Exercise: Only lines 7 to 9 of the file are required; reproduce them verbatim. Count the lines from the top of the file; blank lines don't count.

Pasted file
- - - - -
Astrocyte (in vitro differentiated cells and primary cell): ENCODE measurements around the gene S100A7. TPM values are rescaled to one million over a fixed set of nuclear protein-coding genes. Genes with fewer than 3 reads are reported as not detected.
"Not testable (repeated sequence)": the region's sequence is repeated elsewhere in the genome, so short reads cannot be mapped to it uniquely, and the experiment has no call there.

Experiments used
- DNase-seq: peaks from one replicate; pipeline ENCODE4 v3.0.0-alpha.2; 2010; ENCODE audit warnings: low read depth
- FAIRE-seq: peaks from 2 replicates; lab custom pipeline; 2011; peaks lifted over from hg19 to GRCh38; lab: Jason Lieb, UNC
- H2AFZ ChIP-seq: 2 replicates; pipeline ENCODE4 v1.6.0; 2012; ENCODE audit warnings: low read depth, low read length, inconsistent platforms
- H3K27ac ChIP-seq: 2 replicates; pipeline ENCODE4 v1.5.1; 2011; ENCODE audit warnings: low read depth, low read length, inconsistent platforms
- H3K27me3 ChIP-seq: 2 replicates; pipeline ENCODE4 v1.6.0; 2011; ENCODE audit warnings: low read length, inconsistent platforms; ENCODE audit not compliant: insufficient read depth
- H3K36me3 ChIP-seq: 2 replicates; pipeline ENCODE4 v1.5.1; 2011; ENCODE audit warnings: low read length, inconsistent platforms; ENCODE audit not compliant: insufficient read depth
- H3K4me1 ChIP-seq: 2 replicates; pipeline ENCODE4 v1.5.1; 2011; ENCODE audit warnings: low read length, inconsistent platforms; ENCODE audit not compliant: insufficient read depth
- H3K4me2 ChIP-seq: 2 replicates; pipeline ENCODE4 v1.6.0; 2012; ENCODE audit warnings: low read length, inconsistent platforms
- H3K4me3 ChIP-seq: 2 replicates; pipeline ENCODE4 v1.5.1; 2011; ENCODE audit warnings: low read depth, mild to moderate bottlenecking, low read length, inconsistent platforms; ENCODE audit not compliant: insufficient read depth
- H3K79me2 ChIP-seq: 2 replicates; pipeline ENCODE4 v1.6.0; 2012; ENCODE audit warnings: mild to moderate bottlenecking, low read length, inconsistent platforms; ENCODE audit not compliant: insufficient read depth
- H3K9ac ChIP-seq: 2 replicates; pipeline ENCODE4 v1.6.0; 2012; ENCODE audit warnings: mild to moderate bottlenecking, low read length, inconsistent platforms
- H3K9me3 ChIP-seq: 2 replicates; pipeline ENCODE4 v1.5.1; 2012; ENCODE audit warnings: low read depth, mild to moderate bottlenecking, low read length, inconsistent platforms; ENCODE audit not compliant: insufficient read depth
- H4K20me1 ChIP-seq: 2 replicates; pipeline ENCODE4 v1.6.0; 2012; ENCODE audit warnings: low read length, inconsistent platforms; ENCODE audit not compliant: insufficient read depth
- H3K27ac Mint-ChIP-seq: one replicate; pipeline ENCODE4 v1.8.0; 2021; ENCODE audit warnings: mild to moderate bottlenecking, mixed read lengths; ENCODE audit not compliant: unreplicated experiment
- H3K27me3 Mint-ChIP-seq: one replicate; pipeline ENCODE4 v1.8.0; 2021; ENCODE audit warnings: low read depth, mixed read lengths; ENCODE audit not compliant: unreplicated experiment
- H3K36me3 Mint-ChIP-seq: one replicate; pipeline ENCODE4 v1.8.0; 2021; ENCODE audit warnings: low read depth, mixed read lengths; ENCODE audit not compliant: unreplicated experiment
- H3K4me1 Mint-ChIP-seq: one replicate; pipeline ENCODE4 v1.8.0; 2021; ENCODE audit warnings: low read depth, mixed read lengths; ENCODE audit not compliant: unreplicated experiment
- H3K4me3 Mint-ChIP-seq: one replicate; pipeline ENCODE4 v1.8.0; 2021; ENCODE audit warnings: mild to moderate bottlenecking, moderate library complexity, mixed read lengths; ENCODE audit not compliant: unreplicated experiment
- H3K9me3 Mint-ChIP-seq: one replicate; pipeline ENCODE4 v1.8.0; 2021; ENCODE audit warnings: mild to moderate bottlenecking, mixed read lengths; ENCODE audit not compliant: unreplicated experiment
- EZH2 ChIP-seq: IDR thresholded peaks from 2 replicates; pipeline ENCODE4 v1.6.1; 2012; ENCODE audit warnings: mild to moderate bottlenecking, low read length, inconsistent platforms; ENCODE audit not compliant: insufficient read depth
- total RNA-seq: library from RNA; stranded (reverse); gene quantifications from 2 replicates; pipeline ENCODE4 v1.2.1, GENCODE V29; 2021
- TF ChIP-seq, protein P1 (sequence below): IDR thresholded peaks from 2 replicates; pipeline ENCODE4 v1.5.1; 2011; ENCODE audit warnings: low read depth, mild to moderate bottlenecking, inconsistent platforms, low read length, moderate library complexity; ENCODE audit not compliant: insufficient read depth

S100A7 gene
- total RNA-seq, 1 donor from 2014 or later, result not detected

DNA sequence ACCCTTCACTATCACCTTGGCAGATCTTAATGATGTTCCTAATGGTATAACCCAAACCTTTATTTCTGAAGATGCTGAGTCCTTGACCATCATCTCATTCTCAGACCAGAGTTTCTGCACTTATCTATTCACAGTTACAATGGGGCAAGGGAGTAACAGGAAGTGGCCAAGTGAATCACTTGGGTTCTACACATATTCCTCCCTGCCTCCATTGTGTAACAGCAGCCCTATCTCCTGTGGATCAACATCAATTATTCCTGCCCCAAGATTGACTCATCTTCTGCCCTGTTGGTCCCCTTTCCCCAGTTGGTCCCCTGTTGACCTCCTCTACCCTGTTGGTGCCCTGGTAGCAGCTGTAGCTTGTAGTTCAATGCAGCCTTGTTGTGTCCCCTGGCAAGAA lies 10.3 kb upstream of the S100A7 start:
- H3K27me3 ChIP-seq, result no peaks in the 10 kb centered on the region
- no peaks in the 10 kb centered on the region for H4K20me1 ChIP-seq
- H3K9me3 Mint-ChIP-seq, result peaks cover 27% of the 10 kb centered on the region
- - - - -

- H3K27ac ChIP-seq: 2 replicates; pipeline ENCODE4 v1.5.1; 2011; ENCODE audit warnings: low read depth, low read length, inconsistent platforms
- H3K27me3 ChIP-seq: 2 replicates; pipeline ENCODE4 v1.6.0; 2011; ENCODE audit warnings: low read length, inconsistent platforms; ENCODE audit not compliant: insufficient read depth
- H3K36me3 ChIP-seq: 2 replicates; pipeline ENCODE4 v1.5.1; 2011; ENCODE audit warnings: low read length, inconsistent platforms; ENCODE audit not compliant: insufficient read depth